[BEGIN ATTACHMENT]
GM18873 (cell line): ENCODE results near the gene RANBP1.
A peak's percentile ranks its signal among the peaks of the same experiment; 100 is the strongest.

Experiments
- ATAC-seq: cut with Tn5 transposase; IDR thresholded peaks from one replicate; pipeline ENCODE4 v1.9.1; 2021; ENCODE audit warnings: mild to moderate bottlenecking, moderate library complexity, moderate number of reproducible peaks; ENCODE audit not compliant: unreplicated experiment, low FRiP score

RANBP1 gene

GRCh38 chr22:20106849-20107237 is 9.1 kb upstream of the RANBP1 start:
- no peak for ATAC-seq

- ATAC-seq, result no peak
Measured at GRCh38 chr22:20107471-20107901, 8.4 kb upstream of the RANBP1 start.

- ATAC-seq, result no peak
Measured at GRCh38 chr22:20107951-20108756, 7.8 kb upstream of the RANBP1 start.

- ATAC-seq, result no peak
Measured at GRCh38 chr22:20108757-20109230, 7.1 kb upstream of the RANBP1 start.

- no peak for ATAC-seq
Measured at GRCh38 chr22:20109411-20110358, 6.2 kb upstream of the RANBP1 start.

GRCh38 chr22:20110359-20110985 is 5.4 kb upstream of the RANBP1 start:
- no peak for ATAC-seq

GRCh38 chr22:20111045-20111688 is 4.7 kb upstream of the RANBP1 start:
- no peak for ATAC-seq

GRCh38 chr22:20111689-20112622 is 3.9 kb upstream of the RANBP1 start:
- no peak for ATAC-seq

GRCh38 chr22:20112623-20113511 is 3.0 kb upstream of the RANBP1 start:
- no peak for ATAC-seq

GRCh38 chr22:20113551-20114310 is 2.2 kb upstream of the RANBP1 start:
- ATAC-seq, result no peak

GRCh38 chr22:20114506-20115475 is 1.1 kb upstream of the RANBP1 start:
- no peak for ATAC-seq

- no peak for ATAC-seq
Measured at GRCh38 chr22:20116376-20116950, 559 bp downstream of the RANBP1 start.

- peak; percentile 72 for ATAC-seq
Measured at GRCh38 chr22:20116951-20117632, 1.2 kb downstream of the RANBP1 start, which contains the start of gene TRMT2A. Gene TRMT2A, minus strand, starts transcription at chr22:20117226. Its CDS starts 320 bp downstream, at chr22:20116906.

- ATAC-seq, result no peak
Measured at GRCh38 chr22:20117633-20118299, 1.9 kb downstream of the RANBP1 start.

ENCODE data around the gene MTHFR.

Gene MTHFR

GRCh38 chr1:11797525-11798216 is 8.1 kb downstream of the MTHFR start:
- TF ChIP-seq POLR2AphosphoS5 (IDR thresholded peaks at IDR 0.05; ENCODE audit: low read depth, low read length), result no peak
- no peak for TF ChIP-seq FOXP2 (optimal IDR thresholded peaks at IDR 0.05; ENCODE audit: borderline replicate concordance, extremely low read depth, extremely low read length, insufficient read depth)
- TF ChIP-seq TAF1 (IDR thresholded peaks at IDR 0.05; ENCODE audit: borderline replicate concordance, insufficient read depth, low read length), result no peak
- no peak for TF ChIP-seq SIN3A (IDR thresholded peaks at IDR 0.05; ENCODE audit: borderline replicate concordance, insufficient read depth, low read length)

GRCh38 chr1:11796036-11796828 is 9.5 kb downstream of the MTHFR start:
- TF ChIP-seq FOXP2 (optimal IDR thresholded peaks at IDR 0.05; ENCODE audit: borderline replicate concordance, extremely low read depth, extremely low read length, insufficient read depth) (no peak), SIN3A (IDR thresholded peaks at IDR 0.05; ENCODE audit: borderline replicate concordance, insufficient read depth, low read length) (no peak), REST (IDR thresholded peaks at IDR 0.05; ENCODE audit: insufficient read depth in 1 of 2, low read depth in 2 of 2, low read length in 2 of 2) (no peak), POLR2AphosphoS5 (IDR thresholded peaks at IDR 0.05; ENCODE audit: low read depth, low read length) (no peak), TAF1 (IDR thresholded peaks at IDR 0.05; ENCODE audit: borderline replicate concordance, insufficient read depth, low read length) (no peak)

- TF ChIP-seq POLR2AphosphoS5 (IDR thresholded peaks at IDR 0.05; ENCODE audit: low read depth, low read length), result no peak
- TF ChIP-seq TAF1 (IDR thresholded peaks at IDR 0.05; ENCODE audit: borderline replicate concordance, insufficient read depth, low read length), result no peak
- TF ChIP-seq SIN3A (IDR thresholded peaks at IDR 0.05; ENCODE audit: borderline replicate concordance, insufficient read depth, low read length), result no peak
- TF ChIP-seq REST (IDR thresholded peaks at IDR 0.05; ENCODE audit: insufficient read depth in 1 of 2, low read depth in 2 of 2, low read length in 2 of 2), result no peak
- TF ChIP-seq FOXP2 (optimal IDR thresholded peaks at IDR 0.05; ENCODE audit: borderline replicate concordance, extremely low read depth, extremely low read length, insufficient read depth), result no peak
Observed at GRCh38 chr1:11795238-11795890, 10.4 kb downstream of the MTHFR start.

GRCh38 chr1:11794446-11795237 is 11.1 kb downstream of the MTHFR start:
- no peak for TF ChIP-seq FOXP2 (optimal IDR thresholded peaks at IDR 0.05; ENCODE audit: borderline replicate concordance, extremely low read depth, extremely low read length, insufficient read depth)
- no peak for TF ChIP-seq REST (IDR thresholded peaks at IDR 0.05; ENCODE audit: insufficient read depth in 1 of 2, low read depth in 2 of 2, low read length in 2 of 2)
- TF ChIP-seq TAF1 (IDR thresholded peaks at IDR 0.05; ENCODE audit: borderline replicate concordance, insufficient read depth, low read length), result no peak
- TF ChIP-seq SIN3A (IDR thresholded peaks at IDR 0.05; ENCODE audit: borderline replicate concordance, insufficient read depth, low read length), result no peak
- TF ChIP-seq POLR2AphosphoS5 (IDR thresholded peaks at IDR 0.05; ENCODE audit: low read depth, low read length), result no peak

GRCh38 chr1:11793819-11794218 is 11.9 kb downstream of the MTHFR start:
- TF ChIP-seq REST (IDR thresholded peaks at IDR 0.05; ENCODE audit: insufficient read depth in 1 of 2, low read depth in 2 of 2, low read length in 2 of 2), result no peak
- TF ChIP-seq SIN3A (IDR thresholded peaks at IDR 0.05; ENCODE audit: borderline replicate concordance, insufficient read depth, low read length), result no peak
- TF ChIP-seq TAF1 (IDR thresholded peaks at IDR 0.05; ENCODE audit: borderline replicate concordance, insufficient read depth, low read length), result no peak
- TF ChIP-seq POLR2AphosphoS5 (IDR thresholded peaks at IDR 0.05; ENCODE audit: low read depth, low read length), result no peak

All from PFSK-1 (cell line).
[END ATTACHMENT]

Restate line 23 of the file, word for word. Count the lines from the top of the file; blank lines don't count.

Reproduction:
- no peak for ATAC-seq